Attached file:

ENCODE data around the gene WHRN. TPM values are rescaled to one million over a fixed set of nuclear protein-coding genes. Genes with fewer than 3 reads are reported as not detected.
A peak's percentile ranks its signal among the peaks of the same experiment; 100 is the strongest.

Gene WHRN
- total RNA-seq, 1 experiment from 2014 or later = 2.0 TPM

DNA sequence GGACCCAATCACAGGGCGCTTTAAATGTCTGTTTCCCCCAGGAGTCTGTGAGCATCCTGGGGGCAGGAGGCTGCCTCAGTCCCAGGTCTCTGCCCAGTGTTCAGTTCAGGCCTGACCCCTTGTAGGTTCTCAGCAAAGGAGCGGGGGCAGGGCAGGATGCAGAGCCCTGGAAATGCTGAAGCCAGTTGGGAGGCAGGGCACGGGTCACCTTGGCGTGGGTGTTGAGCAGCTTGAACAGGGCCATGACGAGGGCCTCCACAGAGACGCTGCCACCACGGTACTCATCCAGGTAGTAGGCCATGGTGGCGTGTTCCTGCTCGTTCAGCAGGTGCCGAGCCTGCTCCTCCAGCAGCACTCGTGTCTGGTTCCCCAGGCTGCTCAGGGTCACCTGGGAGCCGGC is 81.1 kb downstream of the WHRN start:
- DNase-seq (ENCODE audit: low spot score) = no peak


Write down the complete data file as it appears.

ENCODE data around the gene WHRN. TPM values are rescaled to one million over a fixed set of nuclear protein-coding genes. Genes with fewer than 3 reads are reported as not detected.
A peak's percentile ranks its signal among the peaks of the same experiment; 100 is the strongest.

Gene WHRN
- total RNA-seq, 1 experiment from 2014 or later = 2.0 TPM

DNA sequence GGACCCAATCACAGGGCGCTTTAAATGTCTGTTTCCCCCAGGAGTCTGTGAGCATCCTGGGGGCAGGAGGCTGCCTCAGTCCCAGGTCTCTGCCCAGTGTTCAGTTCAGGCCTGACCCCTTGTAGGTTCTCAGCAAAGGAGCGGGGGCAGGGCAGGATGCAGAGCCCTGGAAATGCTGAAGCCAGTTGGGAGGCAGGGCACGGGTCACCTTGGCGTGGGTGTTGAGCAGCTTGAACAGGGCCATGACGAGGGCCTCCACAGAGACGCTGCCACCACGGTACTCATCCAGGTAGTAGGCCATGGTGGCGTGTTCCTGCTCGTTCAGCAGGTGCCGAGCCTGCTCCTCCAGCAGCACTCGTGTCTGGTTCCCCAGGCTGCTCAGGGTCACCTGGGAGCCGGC is 81.1 kb downstream of the WHRN start:
- DNase-seq (ENCODE audit: low spot score) = no peak